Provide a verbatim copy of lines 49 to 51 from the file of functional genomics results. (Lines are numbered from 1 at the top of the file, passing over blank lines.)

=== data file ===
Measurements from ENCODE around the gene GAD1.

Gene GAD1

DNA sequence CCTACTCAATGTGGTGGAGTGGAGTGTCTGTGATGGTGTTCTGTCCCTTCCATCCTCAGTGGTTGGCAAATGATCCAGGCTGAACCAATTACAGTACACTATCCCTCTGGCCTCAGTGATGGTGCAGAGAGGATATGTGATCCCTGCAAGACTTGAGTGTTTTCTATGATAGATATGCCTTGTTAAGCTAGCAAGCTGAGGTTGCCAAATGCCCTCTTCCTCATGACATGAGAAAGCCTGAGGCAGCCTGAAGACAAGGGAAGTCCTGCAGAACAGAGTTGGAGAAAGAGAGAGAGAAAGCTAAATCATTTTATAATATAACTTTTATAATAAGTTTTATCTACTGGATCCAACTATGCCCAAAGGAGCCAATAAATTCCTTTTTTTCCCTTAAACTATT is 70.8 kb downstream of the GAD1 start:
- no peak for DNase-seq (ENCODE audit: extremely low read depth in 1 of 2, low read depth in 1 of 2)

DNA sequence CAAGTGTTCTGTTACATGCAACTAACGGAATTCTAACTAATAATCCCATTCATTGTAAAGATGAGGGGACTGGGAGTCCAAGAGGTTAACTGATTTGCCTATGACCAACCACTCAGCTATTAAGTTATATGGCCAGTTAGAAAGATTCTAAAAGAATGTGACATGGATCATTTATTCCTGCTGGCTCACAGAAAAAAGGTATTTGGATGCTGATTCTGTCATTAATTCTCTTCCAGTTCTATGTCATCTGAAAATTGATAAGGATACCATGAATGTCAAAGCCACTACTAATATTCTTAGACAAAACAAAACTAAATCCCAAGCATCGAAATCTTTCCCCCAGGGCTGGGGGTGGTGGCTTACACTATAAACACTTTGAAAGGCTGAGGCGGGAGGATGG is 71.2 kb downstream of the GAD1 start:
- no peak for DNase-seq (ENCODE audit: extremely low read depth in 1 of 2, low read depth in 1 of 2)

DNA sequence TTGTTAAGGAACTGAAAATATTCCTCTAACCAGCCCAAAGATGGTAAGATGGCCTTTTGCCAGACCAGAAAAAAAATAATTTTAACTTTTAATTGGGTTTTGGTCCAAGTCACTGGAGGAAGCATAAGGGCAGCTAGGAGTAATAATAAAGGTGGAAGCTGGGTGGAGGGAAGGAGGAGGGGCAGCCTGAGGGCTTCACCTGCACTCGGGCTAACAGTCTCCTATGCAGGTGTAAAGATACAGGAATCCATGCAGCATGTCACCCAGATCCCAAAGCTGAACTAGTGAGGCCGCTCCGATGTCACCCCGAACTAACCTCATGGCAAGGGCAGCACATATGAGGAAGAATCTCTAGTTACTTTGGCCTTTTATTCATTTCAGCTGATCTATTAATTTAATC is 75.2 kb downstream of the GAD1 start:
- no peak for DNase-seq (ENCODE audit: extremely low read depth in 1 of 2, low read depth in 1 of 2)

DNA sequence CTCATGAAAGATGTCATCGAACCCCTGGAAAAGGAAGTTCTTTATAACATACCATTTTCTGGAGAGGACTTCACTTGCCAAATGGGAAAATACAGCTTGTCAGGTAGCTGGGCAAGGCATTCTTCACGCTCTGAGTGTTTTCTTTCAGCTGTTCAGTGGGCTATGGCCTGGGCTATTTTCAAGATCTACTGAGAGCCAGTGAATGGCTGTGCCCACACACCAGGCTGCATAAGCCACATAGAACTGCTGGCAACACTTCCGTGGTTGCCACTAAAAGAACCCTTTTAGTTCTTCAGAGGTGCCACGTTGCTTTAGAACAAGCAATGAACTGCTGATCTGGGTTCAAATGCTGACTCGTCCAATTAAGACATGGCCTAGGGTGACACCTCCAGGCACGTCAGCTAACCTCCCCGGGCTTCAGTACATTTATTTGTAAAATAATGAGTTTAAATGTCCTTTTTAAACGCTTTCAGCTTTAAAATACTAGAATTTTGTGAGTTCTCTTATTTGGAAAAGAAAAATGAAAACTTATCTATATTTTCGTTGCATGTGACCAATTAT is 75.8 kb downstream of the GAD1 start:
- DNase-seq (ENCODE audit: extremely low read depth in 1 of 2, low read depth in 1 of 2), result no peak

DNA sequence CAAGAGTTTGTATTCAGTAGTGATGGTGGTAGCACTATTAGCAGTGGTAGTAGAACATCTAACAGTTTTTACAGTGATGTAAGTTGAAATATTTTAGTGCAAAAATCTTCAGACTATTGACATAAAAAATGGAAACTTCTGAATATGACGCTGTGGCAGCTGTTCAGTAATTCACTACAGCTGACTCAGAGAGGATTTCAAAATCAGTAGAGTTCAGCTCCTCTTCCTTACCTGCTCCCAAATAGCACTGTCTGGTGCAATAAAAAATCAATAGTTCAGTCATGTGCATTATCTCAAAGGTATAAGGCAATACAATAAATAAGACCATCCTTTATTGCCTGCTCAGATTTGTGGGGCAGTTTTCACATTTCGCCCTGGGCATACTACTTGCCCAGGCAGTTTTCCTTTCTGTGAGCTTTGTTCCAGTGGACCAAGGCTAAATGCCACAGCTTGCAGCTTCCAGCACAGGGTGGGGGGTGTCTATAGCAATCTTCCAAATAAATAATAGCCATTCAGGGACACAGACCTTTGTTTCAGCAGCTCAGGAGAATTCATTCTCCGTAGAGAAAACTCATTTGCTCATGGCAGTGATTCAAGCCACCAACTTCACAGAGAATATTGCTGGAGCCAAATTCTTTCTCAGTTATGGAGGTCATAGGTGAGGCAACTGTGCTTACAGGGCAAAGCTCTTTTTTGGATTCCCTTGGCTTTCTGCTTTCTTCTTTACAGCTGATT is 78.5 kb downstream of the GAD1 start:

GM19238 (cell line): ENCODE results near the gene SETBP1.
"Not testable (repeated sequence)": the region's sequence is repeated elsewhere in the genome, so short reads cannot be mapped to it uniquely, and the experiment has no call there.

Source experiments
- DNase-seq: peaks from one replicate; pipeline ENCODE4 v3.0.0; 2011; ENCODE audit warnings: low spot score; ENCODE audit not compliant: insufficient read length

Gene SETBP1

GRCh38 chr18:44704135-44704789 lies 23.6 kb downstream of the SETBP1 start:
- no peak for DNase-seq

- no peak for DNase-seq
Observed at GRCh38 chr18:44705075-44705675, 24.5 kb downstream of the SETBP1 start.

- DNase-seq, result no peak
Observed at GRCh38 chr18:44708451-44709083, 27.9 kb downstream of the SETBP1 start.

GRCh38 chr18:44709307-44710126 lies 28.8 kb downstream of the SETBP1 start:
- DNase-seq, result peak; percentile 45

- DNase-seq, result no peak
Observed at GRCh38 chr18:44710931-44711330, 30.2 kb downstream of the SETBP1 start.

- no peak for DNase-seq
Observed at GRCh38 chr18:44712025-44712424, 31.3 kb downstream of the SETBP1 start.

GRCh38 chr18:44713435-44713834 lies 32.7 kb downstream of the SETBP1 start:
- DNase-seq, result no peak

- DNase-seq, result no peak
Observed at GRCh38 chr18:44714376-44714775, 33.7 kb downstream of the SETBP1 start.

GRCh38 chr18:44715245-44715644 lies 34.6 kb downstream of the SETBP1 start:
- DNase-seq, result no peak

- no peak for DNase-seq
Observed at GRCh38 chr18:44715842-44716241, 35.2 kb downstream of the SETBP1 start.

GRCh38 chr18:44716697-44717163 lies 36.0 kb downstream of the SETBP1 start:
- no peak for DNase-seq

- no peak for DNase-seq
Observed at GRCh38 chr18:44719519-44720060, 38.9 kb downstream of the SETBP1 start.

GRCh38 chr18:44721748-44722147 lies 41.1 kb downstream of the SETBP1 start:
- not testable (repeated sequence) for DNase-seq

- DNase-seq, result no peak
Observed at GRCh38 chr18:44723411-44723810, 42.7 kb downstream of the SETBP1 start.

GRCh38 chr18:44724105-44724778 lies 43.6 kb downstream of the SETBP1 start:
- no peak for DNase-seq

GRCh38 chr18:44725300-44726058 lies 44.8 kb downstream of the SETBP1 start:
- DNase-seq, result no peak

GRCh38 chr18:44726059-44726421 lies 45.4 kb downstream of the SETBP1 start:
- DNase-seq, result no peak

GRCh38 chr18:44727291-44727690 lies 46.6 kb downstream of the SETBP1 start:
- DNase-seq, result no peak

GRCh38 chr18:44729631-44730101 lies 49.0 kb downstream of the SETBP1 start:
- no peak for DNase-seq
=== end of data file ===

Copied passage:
GRCh38 chr18:44726059-44726421 lies 45.4 kb downstream of the SETBP1 start:
- DNase-seq, result no peak

GRCh38 chr18:44727291-44727690 lies 46.6 kb downstream of the SETBP1 start: